This deeply savory and satisfying wild mushroom miso soup will warm your soul and your tummy, and nourish you inside and out.
First things first: this post title, and that ubiquitous, food-blogging-annoying word, detox. I don’t really believe that one recipe or one food will purify your innards. And I don’t believe that this soup (or any soup) can undo a holiday’s worth — much less a year’s or a lifetime’s worth — of questionable eating.
No miracles cures will be found here, friends. Instead, I’m referring to detoxing your choices. Healthy eating isn’t about one meal, or ten meals. It’s about establishing a long-term pattern of choosing health-supporting foods that fuel and nourish your body, while keeping your tummy happy. (Practice the former while respecting the latter, because a happy tummy means a happy you.)
And it’s hard, my food-lovin’ peeps. It’s oh-so-hard. Because for every healthy mushroom miso soup you make, there’s a goopy, cheesy, white-flour-carb-loaded bowl of something just waiting to tempt you back to the Dark Side.
That’s why it’s so important, as we all move through our renewed goals to eat healthier in the New Year (once again, lol), to remember the happy tummy: Food has to taste good. It just does. Because the temptation of fat, salt, and sugar is just too great, and too “everywhere” to fool ourselves into thinking that we can be our best, joyful, goal-crushing selves on celery and kale alone.
So make sure your detox resolutions include both healthy and delicious choices.
Although a little bit easier said than done, a great way to start is by resetting your taste buds. When you stop eating junk food, you crave it less and less. Loosely put, we crave whatever delicious thing we eat regularly, healthy or not.
Have you ever noticed that by December, you just can’t get enough of cookies and charcuterie and dips and carby pastas loaded with cheese? The human body’s craving triggers are complex, for sure — some of it is simply natural instinct to intake calories and fat as cold weather sets in — but another factor is that we’re suddenly bombarded with party foods that are everywhere, all the time, with the subtle social pressure to eat, drink, and be merry or else be labeled a major party pooper.
But, we don’t have to remain stuck in that cycle. Just like we slide into holiday eating, we can slide right back out. Remember, delicious is key.
To start the year off right, let’s dig into this mushroom lover’s mushroom miso soup. Miso is my one of my secrets to really tasty soup, without coating a soup in salt. Loaded with healthy fermented goodness, I can enjoy a simple broth with nothing but miso. But when you add an earthy mix of mushrooms and leeks, soup is elevated into something deeply savory and warmly satisfying.
I love the organic miso produced by South River Miso Co. in Massachusetts. They make a to-live-for Dandelion Leek miso that I could add to every soup I ever make, now and forever, and be happy has as a clam. Cincinnati peeps, Jungle Jim’s carries another favorite South River vegan miso, Sweet White, right here in our fair city. If you’ve never cooked with miso before, I can heartily recommend starting with the Sweet White.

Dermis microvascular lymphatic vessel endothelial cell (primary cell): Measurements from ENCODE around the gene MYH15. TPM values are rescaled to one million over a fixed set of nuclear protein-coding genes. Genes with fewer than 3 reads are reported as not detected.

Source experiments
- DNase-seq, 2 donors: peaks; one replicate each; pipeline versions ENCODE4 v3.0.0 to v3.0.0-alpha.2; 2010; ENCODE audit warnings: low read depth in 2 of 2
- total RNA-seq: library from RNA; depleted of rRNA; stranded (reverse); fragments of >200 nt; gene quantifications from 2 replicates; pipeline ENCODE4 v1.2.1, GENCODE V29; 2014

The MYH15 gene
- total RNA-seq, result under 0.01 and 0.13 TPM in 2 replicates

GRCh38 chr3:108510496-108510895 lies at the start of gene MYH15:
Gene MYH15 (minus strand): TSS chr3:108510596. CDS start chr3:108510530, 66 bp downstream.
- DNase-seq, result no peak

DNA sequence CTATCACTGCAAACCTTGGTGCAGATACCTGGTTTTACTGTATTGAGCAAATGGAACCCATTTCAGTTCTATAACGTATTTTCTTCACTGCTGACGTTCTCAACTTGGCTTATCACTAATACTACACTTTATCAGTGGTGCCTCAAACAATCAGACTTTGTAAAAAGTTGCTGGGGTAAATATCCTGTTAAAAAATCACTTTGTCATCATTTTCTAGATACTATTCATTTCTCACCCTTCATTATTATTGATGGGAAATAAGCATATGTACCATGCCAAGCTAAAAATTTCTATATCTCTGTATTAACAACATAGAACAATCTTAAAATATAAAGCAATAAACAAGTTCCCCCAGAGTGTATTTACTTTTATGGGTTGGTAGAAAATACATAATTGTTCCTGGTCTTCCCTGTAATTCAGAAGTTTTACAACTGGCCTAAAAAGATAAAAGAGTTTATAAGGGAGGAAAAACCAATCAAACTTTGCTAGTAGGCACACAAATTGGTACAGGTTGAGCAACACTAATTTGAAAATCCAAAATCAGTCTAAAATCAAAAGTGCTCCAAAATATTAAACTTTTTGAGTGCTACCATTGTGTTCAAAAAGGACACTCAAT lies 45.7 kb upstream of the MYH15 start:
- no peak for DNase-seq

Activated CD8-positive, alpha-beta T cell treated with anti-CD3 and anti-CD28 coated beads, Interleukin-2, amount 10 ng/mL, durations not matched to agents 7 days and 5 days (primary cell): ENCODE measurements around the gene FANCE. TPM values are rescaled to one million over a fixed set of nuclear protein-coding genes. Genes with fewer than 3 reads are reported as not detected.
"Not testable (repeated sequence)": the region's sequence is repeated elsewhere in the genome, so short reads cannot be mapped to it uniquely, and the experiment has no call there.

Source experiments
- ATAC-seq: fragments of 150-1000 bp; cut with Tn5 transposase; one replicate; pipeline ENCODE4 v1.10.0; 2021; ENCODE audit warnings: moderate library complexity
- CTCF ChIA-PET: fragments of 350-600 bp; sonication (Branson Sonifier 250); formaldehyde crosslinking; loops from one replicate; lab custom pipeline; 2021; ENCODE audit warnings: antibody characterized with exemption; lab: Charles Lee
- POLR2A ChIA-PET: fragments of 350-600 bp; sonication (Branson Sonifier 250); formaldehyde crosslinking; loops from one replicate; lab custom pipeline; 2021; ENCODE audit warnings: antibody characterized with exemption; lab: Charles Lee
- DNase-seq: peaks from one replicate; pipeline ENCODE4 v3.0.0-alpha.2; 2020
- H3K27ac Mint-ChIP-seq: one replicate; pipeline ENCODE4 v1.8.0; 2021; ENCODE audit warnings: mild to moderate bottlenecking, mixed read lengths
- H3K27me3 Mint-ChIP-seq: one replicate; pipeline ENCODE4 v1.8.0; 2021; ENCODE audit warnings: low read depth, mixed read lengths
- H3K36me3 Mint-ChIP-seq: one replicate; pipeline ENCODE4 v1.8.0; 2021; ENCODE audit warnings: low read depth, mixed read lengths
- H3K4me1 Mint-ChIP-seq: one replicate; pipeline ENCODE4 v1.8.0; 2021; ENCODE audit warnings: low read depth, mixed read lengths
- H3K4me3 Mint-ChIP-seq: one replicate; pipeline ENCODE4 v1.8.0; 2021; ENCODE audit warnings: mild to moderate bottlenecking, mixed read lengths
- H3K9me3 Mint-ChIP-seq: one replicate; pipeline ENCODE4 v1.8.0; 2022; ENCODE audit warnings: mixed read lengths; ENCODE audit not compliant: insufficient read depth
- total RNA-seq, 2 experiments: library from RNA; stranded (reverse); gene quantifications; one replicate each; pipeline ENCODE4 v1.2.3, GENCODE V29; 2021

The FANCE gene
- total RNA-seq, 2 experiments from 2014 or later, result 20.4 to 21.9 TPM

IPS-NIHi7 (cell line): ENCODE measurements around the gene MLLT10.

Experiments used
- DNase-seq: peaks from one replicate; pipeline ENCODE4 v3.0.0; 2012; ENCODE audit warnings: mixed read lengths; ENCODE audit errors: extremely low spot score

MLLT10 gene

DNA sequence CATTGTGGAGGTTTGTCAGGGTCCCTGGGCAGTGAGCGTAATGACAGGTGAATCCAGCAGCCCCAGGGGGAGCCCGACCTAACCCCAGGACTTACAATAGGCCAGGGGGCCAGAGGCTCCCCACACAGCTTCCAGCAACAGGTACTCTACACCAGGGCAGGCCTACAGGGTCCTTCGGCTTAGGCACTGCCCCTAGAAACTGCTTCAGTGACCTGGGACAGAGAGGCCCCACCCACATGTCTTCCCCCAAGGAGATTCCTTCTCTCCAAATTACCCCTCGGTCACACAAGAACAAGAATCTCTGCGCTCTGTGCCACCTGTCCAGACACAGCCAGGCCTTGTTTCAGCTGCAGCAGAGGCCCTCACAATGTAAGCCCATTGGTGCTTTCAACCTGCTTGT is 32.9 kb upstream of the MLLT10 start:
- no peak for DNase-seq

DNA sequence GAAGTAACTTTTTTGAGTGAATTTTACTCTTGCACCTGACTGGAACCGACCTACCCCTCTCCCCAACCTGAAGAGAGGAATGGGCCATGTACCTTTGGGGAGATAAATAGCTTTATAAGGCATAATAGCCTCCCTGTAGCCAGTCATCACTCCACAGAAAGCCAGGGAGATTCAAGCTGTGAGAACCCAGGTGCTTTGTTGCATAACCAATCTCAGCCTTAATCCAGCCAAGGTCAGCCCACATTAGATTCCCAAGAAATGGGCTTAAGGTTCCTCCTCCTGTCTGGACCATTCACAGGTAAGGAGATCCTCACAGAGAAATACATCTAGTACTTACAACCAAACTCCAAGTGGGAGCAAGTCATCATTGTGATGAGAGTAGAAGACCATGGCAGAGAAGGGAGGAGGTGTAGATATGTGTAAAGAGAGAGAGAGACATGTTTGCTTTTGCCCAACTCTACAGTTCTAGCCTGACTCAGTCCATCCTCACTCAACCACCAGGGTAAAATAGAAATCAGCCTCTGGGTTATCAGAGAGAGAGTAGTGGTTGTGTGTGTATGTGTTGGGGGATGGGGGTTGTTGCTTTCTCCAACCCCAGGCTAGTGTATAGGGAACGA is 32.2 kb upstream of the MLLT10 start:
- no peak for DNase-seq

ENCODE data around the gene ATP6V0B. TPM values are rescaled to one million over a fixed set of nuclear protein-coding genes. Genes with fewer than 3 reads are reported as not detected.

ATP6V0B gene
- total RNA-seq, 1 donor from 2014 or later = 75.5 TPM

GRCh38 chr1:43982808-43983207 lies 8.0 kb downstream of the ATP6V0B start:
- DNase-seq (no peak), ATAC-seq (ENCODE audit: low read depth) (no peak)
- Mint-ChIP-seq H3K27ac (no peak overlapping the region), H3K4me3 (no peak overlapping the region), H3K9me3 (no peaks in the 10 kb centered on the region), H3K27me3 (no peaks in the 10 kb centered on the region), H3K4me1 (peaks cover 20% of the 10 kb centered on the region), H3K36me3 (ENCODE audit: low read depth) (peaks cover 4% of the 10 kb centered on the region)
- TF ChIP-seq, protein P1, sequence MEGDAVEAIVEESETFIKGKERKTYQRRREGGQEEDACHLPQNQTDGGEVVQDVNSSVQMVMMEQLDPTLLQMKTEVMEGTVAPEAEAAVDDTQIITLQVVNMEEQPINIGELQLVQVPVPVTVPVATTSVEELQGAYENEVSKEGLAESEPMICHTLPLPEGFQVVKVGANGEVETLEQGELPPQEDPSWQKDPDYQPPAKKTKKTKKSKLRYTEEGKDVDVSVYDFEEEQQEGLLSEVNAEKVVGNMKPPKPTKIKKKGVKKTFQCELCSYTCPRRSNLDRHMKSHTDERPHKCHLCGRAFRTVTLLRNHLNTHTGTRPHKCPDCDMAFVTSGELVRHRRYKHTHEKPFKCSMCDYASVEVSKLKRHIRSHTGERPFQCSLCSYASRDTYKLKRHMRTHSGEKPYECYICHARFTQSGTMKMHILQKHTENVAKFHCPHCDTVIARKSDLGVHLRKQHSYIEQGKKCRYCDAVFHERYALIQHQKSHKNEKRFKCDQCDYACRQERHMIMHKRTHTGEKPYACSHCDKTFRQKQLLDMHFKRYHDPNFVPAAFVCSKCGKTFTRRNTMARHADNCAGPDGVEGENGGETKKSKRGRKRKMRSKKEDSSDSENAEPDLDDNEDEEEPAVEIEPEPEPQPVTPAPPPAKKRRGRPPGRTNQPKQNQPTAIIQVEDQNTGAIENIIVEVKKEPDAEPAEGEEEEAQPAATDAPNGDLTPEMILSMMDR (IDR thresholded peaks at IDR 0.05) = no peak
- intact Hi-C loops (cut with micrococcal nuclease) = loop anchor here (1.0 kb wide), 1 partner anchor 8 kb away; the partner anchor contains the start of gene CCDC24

Another secret to this richly flavorful soup are dried porcini mushrooms and the broth they make when reconstituted. Fresh porcini mushrooms are wildly expensive (and never, ever available here locally), so dried are a perfectly acceptable substitute. It’s hard not to resort to oenophilic hyperbole when describing their flavor: earthy, woodsy, full-bodied, nutty, salty, and ever-so-slightly sweet. If “umami” was forced to have a distinct flavor, I would vote for the porcini mushroom.
Welcome, New Year, and welcome new year of soups! I hope you’re all staying warm (brrrr, U.S.!) — if there was ever a time to enjoy a deep bowl of healthy, delicious soup, held in your hands for extra warmth, this week is it!
- 1/2 ounce dried mushrooms (recommend shiitake and porcini mix)
- 1 tablespoon neutral oil (such as sunflower)
- 8 ounces fresh crimini mushrooms, sliced
- 4 ounces fresh shiitake mushrooms, stems discarded, sliced
- 4 ounces fresh oyster mushrooms, sliced
- 2 ounces fresh enoki or beech mushrooms (optional)
- 1 leek, light green and white parts, sliced
- 3 cups low sodium vegetable broth
- 1 tablespoon fresh minced ginger
- 1 clove garlic, minced
- 1 tablespoon soy sauce or tamari
- 1 tablespoon rice vinegar
- 3 tablespoons sweet white miso
- 1 baby bok choy, sliced
- 1 scallion, sliced, for garnish (optional)
- kosher salt
In a small pot, bring a cup of water to a boil, remove from heat, and add the dried mushrooms. Let soak for 30 minutes.
In a 4-5 quart Dutch oven or stock pot (with a lid), heat the oil over medium, until shimmering. Add the fresh mushrooms and leeks, give a quick stir, and cover, cooking until the mushrooms have softened and are mostly browned (about 10 minutes).
Scootch the mushroom mixture to one side, and add a splash of vegetable broth to the cleared space. Add the ginger and garlic, and stir until fragrant (just 30 seconds or so). Add the remaining broth, plus the soy sauce, rice vinegar and 1/2 teaspoon salt. Increase heat and bring the soup to a gentle boil, then reduce to medium-low and simmer for 10 minutes.
The dried mushrooms should be reconstituted at this point. Chop any large pieces and add all to the soup, including the mushroom liquid.
Spoon the miso into a small mixing bowl and add about one cup of the soup broth. Whisk until smooth, then mix into the soup. Add the baby bok choy. Taste the soup, and add salt to taste. Serve garnished with scallions, sprouts, or extra enoki mushrooms.
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